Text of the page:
Stone-jumping

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Japan’s Hand Canon Fireworks Look Insanely Dangerous

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Out of all the impressive fireworks celebrations held annually all around Japan, Tezutsu Hanabi is by far the most eye-catching. Experienced masters hold large bamboo tubes filled with black powder in their arms as flames gush out towards the sky. Did I mention they explode at the end?

Tezutsu hand cannons are believed to have originated as a form of long-distance communication smoke devices called Noroshi. With the introduction of smokeless gun powder, these Civil War era tools started being used as fireworks and later as a form of prayer at Yoshida Shrine, in Toyohashi. The Tezutsu Hanabi fireworks display has been carried out for the last 300 years, as part of the Gion Festival, attracting tourists from all over Japan and beyond with columns of flames up to 20 meters-high piercing the night sky. Seeing dozens of men walking around nonchalantly with 80-cm-long, 10-cm-wide bamboo cylinders filled with over three kilograms of ignited black powder is indeed quite the spectacle.

Tezutsu-Hanabi

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Red Bull 400 – The Toughest 400-Meter Race in the World

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Even if you’re not a professional athlete, completing a 400-meter race doesn’t sound like that big of a challenge, right? But what if that relatively short distance had to be covered up the steepest ski jumping hill in Europe? That certainly complicates things a bit, doesn’t it?

The Red Bull 400 uphill race is the brainchild of former world-class sprinter Andreas Berger. After seeing the ski jumping hill in Kulm, Austria, he got the idea to use the venue for the world’s most extreme 400-meter track and field event. Berger and his wife were the first to run up to the very top, and decided it was difficult enough but still doable. The first ever edition of the Red Bull 400 took place in 2011, and every year since then hundreds of athletes, both male and female have signed up to push their muscles to the limit in “the hardest 400 meters in the world”. Kulm is one of the steepest slopes on Earth, with an average gradient of about 45% and an angle of ascent of 37 degrees in its toughest sections. The difference in altitude from the bottom to the top is 180 meters, but it’s not just the vertical climb runners have to worry about. The grass-covered lower part of the track is very slippery, and spike or crampon footwear is not allowed, while the second stage takes place on smooth concrete, forcing participants to change their approach.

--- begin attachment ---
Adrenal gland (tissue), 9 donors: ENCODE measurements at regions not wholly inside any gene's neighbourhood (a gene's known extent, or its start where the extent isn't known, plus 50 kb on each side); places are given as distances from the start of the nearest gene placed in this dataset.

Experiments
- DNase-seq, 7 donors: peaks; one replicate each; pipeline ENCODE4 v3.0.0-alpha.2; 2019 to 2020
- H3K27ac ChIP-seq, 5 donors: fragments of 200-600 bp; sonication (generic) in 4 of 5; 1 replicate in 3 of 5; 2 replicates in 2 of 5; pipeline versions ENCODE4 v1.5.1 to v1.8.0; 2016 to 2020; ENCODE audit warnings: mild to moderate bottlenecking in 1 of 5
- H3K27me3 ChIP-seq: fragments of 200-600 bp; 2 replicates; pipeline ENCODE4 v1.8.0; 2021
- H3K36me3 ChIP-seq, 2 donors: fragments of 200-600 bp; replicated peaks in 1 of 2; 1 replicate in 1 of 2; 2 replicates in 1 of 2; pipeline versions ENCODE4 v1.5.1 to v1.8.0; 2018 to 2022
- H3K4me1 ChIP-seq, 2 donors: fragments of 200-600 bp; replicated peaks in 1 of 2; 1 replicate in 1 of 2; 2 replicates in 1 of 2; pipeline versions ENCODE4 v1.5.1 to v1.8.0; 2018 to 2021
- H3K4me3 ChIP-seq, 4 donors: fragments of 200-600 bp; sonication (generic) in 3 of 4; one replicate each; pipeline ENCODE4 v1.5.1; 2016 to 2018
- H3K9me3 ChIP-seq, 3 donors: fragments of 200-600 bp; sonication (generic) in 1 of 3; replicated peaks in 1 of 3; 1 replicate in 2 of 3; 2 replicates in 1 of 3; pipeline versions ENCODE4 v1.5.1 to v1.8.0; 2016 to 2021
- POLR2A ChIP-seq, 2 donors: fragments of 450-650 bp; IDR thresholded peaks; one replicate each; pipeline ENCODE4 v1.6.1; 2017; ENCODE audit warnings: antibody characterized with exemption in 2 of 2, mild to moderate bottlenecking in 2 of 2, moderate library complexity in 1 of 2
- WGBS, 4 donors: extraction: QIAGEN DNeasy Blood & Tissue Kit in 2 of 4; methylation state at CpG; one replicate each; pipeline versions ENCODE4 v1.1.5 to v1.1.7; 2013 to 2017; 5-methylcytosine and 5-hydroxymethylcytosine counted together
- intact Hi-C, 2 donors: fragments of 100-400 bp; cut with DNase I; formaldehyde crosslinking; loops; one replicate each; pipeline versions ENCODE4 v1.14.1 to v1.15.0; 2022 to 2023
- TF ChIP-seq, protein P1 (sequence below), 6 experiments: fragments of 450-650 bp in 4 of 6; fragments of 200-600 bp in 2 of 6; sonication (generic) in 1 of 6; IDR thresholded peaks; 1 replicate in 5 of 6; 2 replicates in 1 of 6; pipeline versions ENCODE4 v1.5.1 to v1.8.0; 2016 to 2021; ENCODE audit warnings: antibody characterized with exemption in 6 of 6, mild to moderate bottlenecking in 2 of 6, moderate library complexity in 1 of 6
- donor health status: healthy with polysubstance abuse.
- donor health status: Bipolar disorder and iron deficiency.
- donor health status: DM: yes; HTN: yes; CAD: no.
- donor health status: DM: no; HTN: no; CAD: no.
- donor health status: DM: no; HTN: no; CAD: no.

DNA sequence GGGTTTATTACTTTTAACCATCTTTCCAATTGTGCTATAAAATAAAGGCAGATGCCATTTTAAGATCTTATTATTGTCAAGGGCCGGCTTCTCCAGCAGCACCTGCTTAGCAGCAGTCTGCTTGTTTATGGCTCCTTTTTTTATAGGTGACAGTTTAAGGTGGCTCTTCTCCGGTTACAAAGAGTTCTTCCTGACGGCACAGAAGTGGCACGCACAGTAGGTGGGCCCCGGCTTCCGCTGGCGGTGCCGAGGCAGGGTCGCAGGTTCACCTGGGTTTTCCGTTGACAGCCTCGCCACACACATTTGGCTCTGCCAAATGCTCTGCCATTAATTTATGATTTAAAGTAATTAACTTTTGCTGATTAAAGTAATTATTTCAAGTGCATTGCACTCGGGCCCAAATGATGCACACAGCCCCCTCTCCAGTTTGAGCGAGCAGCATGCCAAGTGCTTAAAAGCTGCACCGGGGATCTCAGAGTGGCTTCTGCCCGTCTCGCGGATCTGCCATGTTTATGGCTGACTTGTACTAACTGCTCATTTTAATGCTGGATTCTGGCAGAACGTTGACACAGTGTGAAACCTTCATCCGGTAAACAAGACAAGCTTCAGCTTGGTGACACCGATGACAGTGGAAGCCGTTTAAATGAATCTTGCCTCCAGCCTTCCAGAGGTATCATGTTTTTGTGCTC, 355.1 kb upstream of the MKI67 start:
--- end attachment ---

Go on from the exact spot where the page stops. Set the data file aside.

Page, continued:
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Revelers Throw Dead Rats at Each Other as Part of Bizarre Spanish Festival

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Having a dead rat thrown straight in the face might not be everyone’s idea of a good time, but for the people of El Puig, the yearly Battle of the Rats is an eagerly awaited event. During the bizarre celebration, people pick up frozen rat corpses and throw them at each other in the name of fun.

Every year, on the last Sunday of January, the town of El Puig, north of Valencia, hosts the Batalla de Ratas, or Battle of the Rats, one of the weirdest fiestas in Spain. Locals and tourists from all over the world gather in the main square to bash cucañas, a kind of local piñada. Sounds like a fun time, only there’s a catch – the goodies in half of these colorful cucañas include dead rats. Instead of running away in disgust at the sight of rodent corpses falling to the ground, festival goers rush to pick them up and throw them at the crowd. If you’ve been hit by a dead rat, it’s customary to grab it and throw it back at your attacker. It’s a good thing we’re not in the Middle Ages anymore, and the bubonic plague is nearly extinct, but still, I can’t help but think there’s something really unhygienic about throwing rats at people. In their defense, the people of El Puig only use frozen and previously-prepared corpses of humanely-killed rats.